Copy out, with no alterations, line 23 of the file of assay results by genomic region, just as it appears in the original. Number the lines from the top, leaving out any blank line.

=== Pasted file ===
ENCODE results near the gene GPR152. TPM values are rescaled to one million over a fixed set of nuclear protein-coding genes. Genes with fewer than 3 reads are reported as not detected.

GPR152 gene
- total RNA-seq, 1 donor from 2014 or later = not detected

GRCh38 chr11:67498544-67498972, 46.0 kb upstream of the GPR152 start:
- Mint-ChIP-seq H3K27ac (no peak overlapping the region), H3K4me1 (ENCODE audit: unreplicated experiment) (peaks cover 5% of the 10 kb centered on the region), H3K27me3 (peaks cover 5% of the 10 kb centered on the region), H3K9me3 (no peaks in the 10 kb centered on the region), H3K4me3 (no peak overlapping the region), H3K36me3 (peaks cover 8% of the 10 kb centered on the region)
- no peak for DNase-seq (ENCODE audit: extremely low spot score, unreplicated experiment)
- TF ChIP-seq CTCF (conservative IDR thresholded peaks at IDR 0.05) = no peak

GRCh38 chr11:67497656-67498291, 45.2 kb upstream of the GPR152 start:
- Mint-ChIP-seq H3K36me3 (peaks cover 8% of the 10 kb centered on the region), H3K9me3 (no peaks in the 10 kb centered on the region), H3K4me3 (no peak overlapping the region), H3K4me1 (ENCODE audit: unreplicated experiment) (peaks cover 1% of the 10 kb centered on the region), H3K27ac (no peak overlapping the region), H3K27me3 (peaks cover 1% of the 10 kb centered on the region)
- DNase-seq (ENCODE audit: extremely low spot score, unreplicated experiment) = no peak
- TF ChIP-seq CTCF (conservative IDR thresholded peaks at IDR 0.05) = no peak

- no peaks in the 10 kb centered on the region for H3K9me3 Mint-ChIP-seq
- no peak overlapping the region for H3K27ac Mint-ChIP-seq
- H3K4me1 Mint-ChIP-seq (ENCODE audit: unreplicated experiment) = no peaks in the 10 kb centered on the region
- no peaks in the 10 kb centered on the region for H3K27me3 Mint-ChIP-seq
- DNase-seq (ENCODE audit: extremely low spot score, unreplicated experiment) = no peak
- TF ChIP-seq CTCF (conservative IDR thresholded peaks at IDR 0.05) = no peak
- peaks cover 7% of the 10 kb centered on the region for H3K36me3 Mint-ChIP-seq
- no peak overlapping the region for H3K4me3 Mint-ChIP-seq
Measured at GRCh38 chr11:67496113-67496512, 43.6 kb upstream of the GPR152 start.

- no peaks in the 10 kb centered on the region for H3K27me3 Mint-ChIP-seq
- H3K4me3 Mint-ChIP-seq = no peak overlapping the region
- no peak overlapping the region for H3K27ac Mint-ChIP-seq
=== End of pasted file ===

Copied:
- no peak overlapping the region for H3K27ac Mint-ChIP-seq